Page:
From the May/June 2022 issue of Acoustic Guitar | By James Volpe Rotondi

It seems that virtually every new acoustic amp these days touts a two-channel design, with a 1/4-inch input for guitar and an XLR/1/4-inch combo jack for a microphone—and often a stereo 1/8-inch plug for line level sources as well. The idea is that this type of amp can function as an all-in-one solo performer package for playing, singing, running backing tracks, and/or DJ’ing digital tunes during set breaks. 

The new VHT True Acoustic 60 amplifier (and its little brother, the True Acoustic 30) boasts that very same feature set. But unlike the vast majority of similar amps, which tend to underperform when amplifying both guitar and voice, the True Acoustic 60 maintains its big, bold sound even when you’re screaming and strumming at the same time. While many other 60-watt guitar/mic hybrid amps can get crunchy at volumes suited only to medium rooms, the True Acoustic 60 displays relatively little harmonic distortion, even at high-volume settings. 

Season to Taste

The possible trade-off here is that while the True Acoustic 60 maintains the clean integrity of both your voice and your acoustic guitar, it offers little in the way of coloration. It’s not the warmest or fuzziest of acoustic amp sounds, and there’s no handsome woodgrain on the side panels, either. Instead, the True Acoustic 60 takes care of Job No. 1: amplifying your sources efficiently and cleanly.

This makes sense. After all, if it’s character and color you’re after, there are plenty of great acoustic preamp pedals on the market—think L.R. Baggs Venue DI, BOSS AD-2 Acoustic Preamp, Orange Acoustic Pedal, and many more—which are dedicated to that very task. The True Acoustic 60 makes a perfect platform for that approach. The thing is, when running a microphone in addition to your guitar, you’re going to lose separation and clarity without a very solid power section and a speaker array competent enough to handle both sources. 


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In the case of True Acoustic 60, that speaker array is a three-way system, with two 6.5-inch woofers, and a one-inch soft-dome tweeter. I loved the bass response of this amp: tight and punchy, but with plenty of floor-rumbling subs depending on where you dial it in. The high-end detail is likewise on point, and while not the most coppery tone imaginable, you’ll hear every nuance of your left- and right-hand technique. (Push down the contour button for a cool midrange dip with added highs.) 

The top-panel EQ controls for both instrument and mic are voiced smartly as well: a shelving-type bass control at +/- 8dB @ 100Hz, a broad-band midrange control at +/- 6dB @ 800Hz (guitar input only), and a shelving-type treble control at +/- 10dB @ 5kHz. These are key EQ zones for rolling off rumble, sculpting the balance between voice and guitar, and smoothing out your high mids and top end. And they work.


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Another terrific touch is the onboard effects loop. Why doesn’t every acoustic amp have this feature? Look, while an acoustic amp’s clean power handling means that, yes, you can theoretically place your outboard delays and reverb pedals on the front end, you’re still going to get cleaner, smoother results placing them post-preamp. Running an Eventide H9 Max pedal into the True Acoustic 60’s post-EQ parallel effects loop was a revelation; a big, present fundamental tone expanded with deliciously clean cinematic time-domain effects. But even if you only use the channel-specific onboard digital reverb, you’ll find them transparent and pleasing, only becoming flinty or harsh at the highest settings.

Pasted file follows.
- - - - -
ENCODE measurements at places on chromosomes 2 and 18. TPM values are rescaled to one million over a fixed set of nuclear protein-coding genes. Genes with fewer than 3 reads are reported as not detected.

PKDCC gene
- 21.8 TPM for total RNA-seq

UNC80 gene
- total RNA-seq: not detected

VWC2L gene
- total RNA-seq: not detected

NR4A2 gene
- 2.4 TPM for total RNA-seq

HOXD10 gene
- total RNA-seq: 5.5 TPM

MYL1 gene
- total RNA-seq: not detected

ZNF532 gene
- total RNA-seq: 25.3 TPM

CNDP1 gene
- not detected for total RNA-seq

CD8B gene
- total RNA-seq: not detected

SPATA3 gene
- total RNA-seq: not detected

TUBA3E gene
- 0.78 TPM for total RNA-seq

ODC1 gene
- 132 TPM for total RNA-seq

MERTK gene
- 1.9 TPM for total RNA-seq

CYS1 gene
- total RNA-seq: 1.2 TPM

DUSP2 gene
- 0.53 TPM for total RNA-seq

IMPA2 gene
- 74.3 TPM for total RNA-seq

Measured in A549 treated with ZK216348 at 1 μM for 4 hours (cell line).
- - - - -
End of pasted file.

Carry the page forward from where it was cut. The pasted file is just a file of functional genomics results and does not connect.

At 24 pounds, and with a height, width, and depth of 15 x 15 x 9.5 inches, the True Acoustic 60 is certainly portable—it’s neither as heavy and large as some acoustic amps, nor as light and compact as others in its power class. The black vinyl covering and grey grille over a medium-density fiberboard cabinet is classic VHT: austere but attractive, hearkening back to old-school British amplifiers of the 1960s. And with both a 1/4-inch line out and XLR DI out jack on the rear panel, it offers great options for sending your post-EQ tone out to front-of-house, allowing you to use the amp as a pro-grade monitor and a preamp/tone-shaper for those bigger rooms. 

Solid Showing

VHT has long had a reputation for no-nonsense electric guitar amps that place the emphasis on power and clarity over idiosyncratic coloration, and the True Acoustic 60 definitely speaks to that focused approach from an acoustic point of view. With a street price of $449.99, it compares favorably to coveted small-box acoustic amps more than twice its price. And given its ability to deliver clean, bold, and loud signals for both guitar and voice simultaneously, it even gives the current crop of premium personal PAs a run for their money. It’s an amp that does all the heavy lifting for you, leaving it to your discretion to season your tone to taste. vhtamp.com



This article originally appeared in the May/June 2022 issue of Acoustic Guitar magazine.



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